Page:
Spartan Race spokesperson Jonathan Fine said the Snowmass event’s licensed medical team responded to the incident according to protocol. He could not provide any additional details of what happened to protect the privacy of Crochet and his family.

Buglione said Spartan Race medical staff brought Crochet from the race course to an ambulance, which transported him to Aspen Valley Hospital. Crochet was pronounced dead at 1:56 p.m. Saturday, Buglione said.

“This is the first fatality associated with (Pitkin County) summertime competitions I’ve handled,” Buglione said.

According to Crochet’s Facebook page, he had competed in a number of Spartan races around the country the past two years. He also posted after competing in the 2018 Tough Mudder race in Snowmass.

A definitive cause and manner of Crochet’s death is still pending, as Buglione said he is waiting to receive a toxicology report from the Jefferson County Regional Crime Laboratory in Golden.

This is a developing story that will be updated.

Aspen wilderness rangers report ‘a lot of snow’ on trails above 11,000 feet

Hikers in the high country around Snowmass and Aspen should still expect to encounter “a lot of snow” above 11,000 feet, according to forest rangers.

Wilderness Ranger Jerome Olp of the Aspen-Sopris District was the first employee of the Forest Service and one of the first few people to hike the popular Four Pass Loop this season. He made the journey July 12 to 15.

“Expect wet feet the entire loop,” Olp wrote on the Four Pass Loop Facebook page. “Trails are muddy and often have running water on them.”

Hikers who venture on muddy trails, on the Four Pass Loop and elsewhere, have the responsibility to stay on the trail and not create new routes.

Olp advised hikers to count on the loop taking more time than usual due to travel on sun-cupped, soft snow for a good share of the trip. It’s also easy to get off course.

“Route finding is necessary as 60% of the loop is under snow and avalanches,” Olp wrote.

His picture of the West Maroon Pass area resembled winter more than summer. Olp said he anticipates there will be significant snow on the Four Pass Loop and other high-elevation trails well into August. However, there are a lot of opportunities to explore on lower-elevation trails. Anyone who has ventured out can attest the wildflowers are magnificent.

Shelly Grail, recreation manager in the Aspen-Sopris District, said there are a variety of challenges on trails throughout the district.

“West Maroon Pass is challenging to navigate because of snow. Yule is challenging because of avalanche debris,” she said. A bridge washed out July 2 across Hell Roaring Creek on the Avalanche Creek hike.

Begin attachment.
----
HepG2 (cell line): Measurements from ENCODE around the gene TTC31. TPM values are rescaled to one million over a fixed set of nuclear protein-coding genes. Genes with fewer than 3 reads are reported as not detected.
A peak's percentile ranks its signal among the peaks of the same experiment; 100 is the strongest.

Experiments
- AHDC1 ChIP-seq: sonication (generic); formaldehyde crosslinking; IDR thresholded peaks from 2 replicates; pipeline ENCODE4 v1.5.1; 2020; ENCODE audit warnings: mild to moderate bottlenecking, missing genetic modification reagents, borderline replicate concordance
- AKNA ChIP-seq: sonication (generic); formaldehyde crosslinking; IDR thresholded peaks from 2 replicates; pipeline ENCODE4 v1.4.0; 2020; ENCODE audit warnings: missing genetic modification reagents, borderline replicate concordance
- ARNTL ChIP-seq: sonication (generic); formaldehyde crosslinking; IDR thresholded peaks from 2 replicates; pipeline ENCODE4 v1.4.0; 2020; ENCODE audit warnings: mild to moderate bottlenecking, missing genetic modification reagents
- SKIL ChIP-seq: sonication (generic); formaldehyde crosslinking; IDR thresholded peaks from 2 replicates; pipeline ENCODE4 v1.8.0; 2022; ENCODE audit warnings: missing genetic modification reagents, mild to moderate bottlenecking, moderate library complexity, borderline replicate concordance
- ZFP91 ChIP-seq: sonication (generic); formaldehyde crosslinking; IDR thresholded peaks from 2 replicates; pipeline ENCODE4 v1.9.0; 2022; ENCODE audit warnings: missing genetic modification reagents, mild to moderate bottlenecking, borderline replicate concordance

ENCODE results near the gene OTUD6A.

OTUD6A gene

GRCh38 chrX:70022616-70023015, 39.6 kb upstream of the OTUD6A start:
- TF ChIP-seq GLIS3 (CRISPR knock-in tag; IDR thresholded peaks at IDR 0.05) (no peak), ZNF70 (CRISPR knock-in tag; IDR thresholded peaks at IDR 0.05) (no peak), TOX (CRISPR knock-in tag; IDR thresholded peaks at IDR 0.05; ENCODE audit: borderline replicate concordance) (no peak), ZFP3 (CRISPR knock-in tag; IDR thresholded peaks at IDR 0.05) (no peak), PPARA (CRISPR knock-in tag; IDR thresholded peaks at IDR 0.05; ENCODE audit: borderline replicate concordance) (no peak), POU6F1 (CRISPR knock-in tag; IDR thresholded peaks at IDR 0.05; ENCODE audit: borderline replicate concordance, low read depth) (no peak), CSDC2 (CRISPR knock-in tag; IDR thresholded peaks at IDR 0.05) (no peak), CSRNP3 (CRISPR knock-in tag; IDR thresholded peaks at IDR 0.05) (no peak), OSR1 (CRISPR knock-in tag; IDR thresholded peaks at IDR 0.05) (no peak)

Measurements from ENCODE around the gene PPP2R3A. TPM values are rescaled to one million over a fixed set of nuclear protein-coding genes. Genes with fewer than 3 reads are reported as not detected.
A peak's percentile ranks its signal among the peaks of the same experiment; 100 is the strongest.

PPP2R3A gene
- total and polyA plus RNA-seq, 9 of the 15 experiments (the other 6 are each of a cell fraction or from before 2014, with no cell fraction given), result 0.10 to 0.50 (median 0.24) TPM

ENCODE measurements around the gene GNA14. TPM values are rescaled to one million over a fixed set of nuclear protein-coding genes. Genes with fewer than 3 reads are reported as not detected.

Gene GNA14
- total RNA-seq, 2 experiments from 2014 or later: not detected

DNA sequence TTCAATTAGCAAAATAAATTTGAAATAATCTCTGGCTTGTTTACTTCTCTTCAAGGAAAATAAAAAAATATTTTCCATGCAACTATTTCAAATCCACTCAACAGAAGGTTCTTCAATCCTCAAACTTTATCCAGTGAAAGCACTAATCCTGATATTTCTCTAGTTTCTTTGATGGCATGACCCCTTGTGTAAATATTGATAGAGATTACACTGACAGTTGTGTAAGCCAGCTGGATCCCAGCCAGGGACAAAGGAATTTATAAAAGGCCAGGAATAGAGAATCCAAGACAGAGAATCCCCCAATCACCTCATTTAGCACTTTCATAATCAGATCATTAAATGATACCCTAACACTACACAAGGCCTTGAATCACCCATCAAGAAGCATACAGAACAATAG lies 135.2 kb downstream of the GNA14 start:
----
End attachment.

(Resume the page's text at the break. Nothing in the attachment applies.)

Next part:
Grail advised hikers and backpackers to check the White River National Forest’s trail and road conditions report before venturing out. The report is divided into districts of the forest. Wilderness rangers update observations each Tuesday. The report is found at www.fs.usda.gov.

The latest report advises people that “backpacking over the passes will not be accessible until late July to early August.” Hikers should expect snow, downed trees, mud and high, cold, swift river crossings.


In Vail, U.S. secretary of the interior talks to western governors about cooperation

VAIL — While protesters nearby — but out of sight — voiced their displeasure, United States Secretary of the Interior David Bernhardt and a dozen western governors talked about how to cooperate.

Bernhardt was the first main speaker at this week’s meeting of the Western Governors Association, being held this year at Vail’s Hotel Talisa.

Bernhardt was slated to give a keynote address to the group — a full ballroom of sponsors, staff, security and media — but chose instead to hold a question and answer session with the governors.

Addressing deferred maintenance

Colorado Gov. Jared Polis led the questions, first with compliments on the feds’ involvement in the Colorado River Drought Contingency Plan.

Polis also asked about how the feds and states can work together to address a massive backlog in deferred maintenance at the nation’s national parks, most of which are in the West.

That backlog is “unsustainable,” Bernhardt said, adding that his department has proposed using revenue generated on public lands to fund $12.6 billion in deferred maintenance at the nation’s parks.

“We need to actually do it,” Bernhardt said. “We need the support of the American people.”

Utah Gov. Gary Herbert asked about the prospect of moving some Department of the Interior functions — particularly the Bureau of Land Management — out West.

Moving west?

Bernhardt said the department is examining the possibility of moving some staff from Washington, D.C., to a spot closer to where most of the nation’s federal lands are located.

Bernhardt said that could create “greater accountability” between the agency and its constituents.

After that evaluation, Bernhardt said Congress will be informed. Legislators would have to approve and fund any potential move.

While most of the session was a relatively pleasant back-and-forth, Oregon Gov. Kate Brown asked about the status of protecting the Bureau of Land Management property in that state that has been classified as having “wilderness characteristics.”

Bernhardt said he isn’t familiar with the case and promised to get back to Brown with an update.

The U.S. Territory of Guam is federally administered by the Department of the Interior. Gov. Lourdes Leon Guerrero asked Bernhardt about restoring federal funding to the territory’s Medicaid program. Bernhardt promised to update that governor, as well.

South Dakota Gov. Kristi Noem told the audience that Bernhardt has been responsive in his short time in office, noting that he has given governors his personal cell phone number.

She also asked Bernhardt what the governors — most of whom have been recently elected — should know about dealing with the federal government.

Bernhardt said there’s a lot of opportunity to collaborate with states, and that the federal agency has some flexibility in rules and regulations, if states want it.

“We’re open to doing things differently,” Bernhardt said. “If you have an idea, we’re open (to hearing it).”